This week I stumbled across an online photo collection taken at a recent body piercing expo. And it was nasty!
I’ve never seen so many people together piercing all regions of their head with all types of metal. I’m a bit bummed I didn’t note the url but I’m not about to attempt a Google search for “body piercing expo photos.” So let me describe what I saw.
One photo captured a man who pierced his cheeks with two full-sized, glistening swords. Dribbles of blood were still running down his cheeks when the photo was taken and I guess the swords were now the jewelry. Literally it looked like a crisscrossed sword display transplanted from a wall into a man’s face, each sword entering through one of the man’s cheeks and then out his mouth. Another man appeared to have a game of pick-up-sticks embedded into his facial tissue. Eight-inch bamboo sticks were running through his nose, lips or cheeks in all directions. This collection was the most bizarre assortment of pictures I’ve seen on the web (which says a bit). Behold the power of futility under peer pressure.
I fill your minds with disgusting piercing stories for a purpose. Because when I think of jabbing a bamboo stick through my nose two things come to mind. First, how hard do you need to push to get it through? Yowza. And secondly, I think about money.
As you’ve noticed, we have entered a period of economic ‘uncertainty.’ But as far as I can tell, the state of the economy is fairly certain: dismal. Clearly recession has hit and I’m thankful for the economic smart guys putting Humpty together again. I know enough about economics to know the The Dow Jones index should not be plummeting like it is. But more importantly, this means the average American is financially struggling to some degree or other. Struggling to pay for gas, struggling to refinance, struggling to pay for groceries, even struggling to find work. Like no other time in my short life experiences, money is on the minds of us all.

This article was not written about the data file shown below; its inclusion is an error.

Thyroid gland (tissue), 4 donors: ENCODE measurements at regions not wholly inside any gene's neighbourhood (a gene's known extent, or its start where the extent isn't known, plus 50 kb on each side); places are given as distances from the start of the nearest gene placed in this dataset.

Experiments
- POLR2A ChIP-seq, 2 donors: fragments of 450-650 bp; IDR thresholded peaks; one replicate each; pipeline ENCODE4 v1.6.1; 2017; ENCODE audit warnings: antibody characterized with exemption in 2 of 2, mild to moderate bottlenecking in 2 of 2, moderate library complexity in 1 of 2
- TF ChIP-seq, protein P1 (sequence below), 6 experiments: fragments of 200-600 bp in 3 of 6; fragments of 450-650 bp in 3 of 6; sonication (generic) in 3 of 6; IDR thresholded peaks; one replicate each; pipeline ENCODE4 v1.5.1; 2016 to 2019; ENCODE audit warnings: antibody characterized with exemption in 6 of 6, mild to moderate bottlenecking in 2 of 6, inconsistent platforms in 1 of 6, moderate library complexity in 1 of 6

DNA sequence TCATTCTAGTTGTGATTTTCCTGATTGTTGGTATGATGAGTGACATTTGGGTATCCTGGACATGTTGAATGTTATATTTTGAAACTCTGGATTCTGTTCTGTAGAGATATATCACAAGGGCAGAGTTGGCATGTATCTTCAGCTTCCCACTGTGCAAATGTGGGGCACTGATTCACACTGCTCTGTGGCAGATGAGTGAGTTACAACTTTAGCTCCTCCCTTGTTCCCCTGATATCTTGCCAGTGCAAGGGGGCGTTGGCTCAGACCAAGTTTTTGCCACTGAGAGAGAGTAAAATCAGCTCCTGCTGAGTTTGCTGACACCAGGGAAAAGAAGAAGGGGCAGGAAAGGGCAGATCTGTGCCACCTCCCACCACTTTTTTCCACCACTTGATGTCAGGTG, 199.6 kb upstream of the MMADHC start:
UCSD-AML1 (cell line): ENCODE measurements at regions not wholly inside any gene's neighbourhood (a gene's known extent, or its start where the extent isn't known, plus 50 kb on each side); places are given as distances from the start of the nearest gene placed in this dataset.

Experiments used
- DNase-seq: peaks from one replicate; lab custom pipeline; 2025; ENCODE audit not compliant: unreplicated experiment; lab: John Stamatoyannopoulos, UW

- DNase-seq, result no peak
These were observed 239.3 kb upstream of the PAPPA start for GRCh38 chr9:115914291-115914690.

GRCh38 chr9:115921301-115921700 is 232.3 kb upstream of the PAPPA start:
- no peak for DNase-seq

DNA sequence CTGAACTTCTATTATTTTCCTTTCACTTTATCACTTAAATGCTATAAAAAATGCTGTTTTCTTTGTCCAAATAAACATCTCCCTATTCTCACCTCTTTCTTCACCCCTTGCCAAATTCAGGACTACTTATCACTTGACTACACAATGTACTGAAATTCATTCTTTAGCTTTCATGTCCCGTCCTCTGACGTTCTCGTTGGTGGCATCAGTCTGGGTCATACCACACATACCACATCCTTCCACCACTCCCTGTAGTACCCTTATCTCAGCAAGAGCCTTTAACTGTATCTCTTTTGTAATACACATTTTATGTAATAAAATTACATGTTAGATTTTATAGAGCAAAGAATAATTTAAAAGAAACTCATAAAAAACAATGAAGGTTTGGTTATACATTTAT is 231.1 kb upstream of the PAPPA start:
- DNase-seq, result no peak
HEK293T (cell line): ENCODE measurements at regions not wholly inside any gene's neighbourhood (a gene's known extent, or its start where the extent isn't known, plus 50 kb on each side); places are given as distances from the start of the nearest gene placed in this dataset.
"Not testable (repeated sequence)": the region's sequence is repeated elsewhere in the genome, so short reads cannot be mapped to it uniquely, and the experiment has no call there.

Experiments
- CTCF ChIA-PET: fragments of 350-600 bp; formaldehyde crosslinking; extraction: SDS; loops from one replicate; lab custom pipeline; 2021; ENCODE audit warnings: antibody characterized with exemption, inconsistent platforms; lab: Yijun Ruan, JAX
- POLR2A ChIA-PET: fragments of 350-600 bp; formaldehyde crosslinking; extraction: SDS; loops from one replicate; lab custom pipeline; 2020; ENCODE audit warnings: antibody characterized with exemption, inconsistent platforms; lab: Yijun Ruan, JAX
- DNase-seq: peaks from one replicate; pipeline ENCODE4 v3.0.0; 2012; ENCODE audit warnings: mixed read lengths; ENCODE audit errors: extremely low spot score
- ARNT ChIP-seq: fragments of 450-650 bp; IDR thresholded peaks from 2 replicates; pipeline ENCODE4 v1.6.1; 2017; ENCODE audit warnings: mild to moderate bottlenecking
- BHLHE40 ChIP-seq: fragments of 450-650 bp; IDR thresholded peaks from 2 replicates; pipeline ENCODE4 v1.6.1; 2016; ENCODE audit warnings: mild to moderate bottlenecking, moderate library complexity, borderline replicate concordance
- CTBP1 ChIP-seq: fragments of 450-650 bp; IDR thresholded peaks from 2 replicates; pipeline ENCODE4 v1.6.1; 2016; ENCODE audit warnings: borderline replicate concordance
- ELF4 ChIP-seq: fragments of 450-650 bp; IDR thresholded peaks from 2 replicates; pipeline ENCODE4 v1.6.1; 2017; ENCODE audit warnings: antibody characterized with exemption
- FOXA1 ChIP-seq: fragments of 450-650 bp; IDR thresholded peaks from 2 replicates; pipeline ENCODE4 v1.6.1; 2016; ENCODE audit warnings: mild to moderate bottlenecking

And in times like this it’s good to be reminded of Paul’s words in 1 Timothy 6:6-10:
Now there is great gain in godliness with contentment, for we brought nothing into the world, and we cannot take anything out of the world. But if we have food and clothing, with these we will be content. But those who desire to be rich fall into temptation, into a snare, into many senseless and harmful desires that plunge people into ruin and destruction. For the love of money is a root of all kinds of evils. It is through this craving that some have wandered away from the faith and pierced themselves with many pangs.
This is one of the clearest, most tangible, and universally relevant passages in Scripture on contentment. From the day Paul wrote these words until now—some 711,000 days later—humans have been daily pursuing food and clothing. And with these, Scripture says, we can learn to be content and remain content.
The promise of contentment, and how to find it, is simple and clear. And so is the opposite. Contrary to joyful contentment is a love of money, a betrothal to wealth. And money makes for an unfaithful spouse. Because when money (in the form of equity, stocks, retirement) begins disappearing, the love of money pierces hard. Like jabbing a bamboo stick through our nostrils.
See, Paul’s contrast in this passage is clear. I either pierce the love of money or I pierce myself. Which means the pain we feel while watching the value of our assets bomb may not simply be the pain inflicted by big banks and Wall Street. It may be self-inflicted.
Our only hope in times like these will be contentment—hearts satisfied with the riches of grace, hearts thankful for what Christ has accomplished on the cross, and hearts hopeful for the greater promises to be fulfilled in the future when our food will be in the form of a feast and our clothes will include a crown. Until then, we have food, and clothes, and the One who was pierced for our transgressions. We have enough to be daily joyful.
pic by aaron dieppa